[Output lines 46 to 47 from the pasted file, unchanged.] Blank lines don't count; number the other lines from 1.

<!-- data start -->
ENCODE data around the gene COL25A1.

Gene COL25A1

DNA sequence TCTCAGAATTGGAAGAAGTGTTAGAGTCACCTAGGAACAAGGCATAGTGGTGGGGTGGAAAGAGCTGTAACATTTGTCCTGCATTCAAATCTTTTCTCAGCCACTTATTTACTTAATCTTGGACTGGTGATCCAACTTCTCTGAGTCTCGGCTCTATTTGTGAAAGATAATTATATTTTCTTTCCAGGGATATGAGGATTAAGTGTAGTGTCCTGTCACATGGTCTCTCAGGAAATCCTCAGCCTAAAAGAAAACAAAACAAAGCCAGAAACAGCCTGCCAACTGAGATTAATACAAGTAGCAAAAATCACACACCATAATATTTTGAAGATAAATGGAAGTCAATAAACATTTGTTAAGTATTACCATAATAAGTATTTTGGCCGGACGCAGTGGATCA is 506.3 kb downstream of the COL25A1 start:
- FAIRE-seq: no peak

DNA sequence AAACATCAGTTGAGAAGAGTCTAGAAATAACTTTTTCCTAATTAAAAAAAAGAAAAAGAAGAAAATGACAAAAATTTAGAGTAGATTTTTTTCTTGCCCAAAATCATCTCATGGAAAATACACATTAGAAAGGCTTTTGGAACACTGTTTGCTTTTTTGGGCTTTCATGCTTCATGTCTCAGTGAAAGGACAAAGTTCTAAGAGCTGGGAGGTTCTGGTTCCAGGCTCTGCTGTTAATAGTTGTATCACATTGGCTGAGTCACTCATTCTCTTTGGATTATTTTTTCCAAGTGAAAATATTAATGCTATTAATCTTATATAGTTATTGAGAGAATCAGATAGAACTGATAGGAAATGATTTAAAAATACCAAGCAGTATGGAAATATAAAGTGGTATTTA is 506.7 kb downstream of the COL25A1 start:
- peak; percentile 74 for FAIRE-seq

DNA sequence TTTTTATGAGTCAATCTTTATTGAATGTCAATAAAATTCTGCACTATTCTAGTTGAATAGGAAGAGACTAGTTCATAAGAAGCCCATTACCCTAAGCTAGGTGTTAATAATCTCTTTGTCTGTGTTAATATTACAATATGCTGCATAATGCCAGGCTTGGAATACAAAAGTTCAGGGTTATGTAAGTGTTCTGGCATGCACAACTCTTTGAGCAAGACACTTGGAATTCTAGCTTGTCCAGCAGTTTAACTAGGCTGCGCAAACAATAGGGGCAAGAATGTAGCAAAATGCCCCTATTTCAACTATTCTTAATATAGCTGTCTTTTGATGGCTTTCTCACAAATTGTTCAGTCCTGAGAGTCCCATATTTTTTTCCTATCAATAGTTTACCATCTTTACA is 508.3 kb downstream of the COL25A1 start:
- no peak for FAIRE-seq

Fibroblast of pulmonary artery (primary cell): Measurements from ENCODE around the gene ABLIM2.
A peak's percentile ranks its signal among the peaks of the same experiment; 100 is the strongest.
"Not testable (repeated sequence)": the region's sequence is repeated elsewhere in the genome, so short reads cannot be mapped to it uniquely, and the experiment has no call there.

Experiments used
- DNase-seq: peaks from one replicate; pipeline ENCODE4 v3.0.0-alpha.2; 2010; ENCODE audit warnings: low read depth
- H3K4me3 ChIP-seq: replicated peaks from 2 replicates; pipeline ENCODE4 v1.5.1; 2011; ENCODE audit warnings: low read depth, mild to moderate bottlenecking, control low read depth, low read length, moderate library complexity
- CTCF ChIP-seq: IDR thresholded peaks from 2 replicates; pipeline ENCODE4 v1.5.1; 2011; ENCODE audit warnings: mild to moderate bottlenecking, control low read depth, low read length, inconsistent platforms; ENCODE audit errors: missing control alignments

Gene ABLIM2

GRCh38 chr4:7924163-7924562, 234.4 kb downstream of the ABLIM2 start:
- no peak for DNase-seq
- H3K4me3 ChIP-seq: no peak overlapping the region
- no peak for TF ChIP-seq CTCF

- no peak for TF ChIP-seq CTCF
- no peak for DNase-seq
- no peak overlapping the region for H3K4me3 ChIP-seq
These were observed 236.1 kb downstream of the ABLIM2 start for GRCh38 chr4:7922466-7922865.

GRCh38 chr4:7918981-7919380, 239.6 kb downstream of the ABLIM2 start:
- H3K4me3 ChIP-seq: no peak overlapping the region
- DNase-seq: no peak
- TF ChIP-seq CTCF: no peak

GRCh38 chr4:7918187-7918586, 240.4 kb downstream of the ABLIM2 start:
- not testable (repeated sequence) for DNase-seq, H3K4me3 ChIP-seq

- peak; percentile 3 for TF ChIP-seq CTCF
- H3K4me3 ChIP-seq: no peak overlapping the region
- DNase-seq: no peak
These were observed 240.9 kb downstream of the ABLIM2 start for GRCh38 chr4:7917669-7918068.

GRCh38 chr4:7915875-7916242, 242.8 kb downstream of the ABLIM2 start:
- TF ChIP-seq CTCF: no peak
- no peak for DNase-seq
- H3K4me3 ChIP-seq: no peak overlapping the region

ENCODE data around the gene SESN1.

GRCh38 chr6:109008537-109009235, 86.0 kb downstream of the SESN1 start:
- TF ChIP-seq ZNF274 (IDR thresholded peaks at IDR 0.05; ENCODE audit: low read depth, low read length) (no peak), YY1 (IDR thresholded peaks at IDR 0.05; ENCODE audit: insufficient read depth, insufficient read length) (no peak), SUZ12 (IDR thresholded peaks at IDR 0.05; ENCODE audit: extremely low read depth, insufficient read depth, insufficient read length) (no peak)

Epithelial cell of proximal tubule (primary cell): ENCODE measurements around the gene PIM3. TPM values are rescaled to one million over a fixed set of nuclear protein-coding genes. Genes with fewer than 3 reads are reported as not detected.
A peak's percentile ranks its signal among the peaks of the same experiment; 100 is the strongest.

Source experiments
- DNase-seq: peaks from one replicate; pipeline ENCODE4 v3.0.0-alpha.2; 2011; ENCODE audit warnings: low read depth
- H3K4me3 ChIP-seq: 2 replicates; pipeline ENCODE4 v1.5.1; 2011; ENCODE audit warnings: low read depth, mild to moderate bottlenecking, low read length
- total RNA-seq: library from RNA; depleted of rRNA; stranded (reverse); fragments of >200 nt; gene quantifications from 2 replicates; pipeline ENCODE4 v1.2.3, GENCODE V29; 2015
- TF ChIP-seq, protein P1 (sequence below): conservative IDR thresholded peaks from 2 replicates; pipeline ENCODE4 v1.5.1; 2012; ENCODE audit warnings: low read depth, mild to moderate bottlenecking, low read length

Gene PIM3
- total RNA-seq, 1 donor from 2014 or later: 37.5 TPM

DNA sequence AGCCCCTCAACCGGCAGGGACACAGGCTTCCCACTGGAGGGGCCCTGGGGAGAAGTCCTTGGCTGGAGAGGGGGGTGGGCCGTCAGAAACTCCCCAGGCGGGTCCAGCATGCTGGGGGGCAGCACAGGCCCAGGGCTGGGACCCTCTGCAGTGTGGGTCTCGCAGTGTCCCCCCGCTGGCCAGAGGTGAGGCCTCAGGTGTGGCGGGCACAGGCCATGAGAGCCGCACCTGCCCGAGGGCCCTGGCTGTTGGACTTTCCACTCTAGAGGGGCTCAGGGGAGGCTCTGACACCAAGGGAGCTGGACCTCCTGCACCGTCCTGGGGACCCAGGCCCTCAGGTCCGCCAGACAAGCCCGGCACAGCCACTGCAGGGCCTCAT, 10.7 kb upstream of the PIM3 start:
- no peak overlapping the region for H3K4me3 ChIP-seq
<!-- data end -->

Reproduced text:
- H3K4me3 ChIP-seq: 2 replicates; pipeline ENCODE4 v1.5.1; 2011; ENCODE audit warnings: low read depth, mild to moderate bottlenecking, low read length
- total RNA-seq: library from RNA; depleted of rRNA; stranded (reverse); fragments of >200 nt; gene quantifications from 2 replicates; pipeline ENCODE4 v1.2.3, GENCODE V29; 2015